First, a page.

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One common source of fallacies is the media and this paper seeks to examine two exemplary and common fallacies from this source and illustrate how this source construes information to convince the audience.
This is a common fallacy that is committed over the television. Ignoratio elenchi directly translates to "irrelevant thesis", which in formal perspective refers to a negation that fails to concentrate on the central argument (Destiny 2008). As commonly seen in televised political debates between presidential candidates, the interviewer might ask one of the candidates how he can handle the rising unemployment rates should he or she become the president, then the candidate may answer “I am glad you asked, since unemployment is a major problem facing our country, however, my opponent’s strategy to handle this situation is entirely insufficient,” (Destiny 2008). As illustrated from this example, the presidential candidate completely negated the question.
This is a potent and a simple form of illogical fallacy. It occurs when an individual misinterprets the position held by the opponent (Destiny 2008). Such an argument was televised in the year 2001 when President George Bush assumed office he advocated for a new system of testing in schools, and then formed an argument that those opposing such a system were not interested in holding the schools responsible for their poor performance. On subjection to retrospection, such an assertion was not true, and it is dismissed on the basis that other political opponents had offered other adequate alternatives. After having studied logic, I explicitly understand how to distinguish between firmly grounded arguments that in essence have a basis from fallacious statements. Therefore, I do not think that I will be fooled by these fallacies. Presenters of fallacious arguments essentially construe information to appeal to the viewer, and as such they generally assume
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The color and size of the font are smaller compared to the image that generally consumed the whole advertisement. The figure of the Omega watch is strategically placed at the right side lower portion to provide balance and match to the slogans used.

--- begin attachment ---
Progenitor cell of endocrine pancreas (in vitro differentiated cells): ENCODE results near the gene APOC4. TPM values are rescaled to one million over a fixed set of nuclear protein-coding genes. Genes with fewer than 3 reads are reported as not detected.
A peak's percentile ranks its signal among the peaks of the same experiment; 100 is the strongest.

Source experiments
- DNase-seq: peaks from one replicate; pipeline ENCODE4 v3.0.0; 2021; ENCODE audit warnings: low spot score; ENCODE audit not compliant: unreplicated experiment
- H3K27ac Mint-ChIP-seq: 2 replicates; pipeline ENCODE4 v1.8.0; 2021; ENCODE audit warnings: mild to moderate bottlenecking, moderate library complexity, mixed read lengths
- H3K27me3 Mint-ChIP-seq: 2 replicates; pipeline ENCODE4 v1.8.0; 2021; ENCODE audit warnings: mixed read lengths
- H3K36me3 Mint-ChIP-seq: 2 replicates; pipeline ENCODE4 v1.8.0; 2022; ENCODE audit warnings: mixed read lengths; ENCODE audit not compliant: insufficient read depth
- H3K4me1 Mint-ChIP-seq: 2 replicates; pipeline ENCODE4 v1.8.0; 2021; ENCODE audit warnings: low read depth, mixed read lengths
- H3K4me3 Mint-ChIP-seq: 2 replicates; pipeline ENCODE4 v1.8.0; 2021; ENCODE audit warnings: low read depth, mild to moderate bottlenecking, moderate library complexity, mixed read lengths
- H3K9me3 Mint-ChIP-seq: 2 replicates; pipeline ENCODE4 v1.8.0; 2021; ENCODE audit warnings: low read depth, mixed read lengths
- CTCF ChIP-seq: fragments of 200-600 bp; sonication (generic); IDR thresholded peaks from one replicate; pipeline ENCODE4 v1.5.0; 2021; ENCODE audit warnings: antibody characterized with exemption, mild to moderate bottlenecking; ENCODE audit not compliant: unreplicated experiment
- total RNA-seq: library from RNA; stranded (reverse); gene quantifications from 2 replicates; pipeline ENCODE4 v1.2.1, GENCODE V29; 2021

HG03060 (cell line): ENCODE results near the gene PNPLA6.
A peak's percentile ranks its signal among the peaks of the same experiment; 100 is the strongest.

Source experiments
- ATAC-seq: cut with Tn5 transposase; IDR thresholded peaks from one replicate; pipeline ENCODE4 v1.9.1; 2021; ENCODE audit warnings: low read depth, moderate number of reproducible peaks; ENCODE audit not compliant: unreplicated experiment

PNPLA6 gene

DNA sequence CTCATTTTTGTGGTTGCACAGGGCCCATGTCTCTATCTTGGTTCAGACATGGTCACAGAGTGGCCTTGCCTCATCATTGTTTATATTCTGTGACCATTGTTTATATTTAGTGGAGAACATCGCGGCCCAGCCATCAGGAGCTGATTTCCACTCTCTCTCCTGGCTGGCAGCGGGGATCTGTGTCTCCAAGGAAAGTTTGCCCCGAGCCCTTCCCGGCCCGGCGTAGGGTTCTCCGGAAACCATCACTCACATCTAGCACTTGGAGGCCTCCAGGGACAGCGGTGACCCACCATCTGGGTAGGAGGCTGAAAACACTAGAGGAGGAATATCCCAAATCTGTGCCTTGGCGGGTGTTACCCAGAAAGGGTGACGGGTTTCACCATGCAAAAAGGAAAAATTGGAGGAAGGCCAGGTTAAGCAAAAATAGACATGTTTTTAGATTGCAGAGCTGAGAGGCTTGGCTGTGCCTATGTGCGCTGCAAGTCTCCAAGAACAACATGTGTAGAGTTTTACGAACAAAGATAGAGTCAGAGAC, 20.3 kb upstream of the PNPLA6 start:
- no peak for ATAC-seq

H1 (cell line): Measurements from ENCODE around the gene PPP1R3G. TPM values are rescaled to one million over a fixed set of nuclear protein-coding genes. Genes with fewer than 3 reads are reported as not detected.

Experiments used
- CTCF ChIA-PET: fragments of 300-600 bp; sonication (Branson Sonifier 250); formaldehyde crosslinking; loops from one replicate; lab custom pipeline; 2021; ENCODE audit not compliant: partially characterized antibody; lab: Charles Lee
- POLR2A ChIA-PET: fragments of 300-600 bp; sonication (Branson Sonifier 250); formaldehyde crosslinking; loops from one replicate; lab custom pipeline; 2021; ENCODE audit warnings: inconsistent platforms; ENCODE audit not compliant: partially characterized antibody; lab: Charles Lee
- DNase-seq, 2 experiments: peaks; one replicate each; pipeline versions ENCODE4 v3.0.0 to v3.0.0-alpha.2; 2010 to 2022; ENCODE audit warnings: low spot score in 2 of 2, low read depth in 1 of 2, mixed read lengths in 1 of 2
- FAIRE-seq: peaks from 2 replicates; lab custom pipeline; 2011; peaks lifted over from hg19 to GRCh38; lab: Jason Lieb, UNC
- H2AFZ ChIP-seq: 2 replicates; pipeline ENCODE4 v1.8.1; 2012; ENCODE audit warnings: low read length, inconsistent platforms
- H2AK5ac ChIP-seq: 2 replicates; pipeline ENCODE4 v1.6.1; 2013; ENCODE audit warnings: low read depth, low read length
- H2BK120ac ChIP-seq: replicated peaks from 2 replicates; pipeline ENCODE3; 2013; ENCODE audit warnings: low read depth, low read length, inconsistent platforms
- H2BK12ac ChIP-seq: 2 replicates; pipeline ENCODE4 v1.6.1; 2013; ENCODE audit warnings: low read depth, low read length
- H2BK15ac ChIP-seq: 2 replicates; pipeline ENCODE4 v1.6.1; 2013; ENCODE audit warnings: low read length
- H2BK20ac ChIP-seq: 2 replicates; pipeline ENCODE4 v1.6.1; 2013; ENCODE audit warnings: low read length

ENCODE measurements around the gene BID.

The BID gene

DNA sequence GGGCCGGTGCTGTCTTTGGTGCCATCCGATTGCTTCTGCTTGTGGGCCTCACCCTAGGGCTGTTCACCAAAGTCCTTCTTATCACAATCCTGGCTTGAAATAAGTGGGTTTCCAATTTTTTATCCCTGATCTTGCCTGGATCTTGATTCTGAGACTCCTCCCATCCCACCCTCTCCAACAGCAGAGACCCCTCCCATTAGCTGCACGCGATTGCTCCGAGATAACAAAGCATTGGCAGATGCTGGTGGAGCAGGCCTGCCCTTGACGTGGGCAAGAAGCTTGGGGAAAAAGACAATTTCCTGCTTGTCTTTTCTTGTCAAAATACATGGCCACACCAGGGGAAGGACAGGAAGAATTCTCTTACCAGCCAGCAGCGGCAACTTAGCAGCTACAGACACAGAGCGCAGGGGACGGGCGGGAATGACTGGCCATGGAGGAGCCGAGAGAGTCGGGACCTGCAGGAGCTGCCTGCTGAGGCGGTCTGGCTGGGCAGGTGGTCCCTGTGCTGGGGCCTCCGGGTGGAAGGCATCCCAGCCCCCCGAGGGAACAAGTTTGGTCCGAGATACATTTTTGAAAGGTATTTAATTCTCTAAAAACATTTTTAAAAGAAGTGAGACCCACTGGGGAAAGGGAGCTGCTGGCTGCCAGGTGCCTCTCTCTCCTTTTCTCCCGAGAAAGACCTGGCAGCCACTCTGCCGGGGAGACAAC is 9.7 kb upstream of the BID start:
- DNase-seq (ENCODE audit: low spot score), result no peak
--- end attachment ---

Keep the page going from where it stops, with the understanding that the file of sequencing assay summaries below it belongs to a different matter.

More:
Fallacies: Language Fallacy. The language fallacy states that more than half of the people on welfare has either an alcohol problem or a drug problem. Identifying the language fallacy, the statement “Unless the nation gears up to address substance abuse issues, welfare reform will be in serious trouble.” gives a false impression that welfare will be in serious trouble if the nation does not gear up to address or resolve the substance abuse issue.
This is a causal or false cause fallacy. The sequence of events, namely her “running around with that gay boy” and her getting “sick,” may not necessarily have a cause-and-effect link but may be independent of each other.
3. Though the
The premise of the Slipper Slope fallacy is that if step 1 happens, a person will be forced to go through all the steps until he reaches step 10, which is the last step. So if you dont want step 10 to happen, then step 1 should be prevented from
They are always common errors in writing which require support (Bazerman 27). This fallacy also entails generalization of ideas, and mostly it is used by politicians to gain support and favor of the public. There is also the fallacy of association otherwise
It offers structural analysis to develop transformational security programs that would be effective for corporations.
The advertisement is comprehensive and explains the reason cyber security is a concern to many organizations. However, the
Such fallacy is often used to convince and make a person accept one’s arguments with help of referring to the seemingly authoritative source that might be irrelevant from the opponent’s perspective. For instance, convincing the opponent that smoking in women is acceptable because Audrey Hepburn smoked implies such fallacy.
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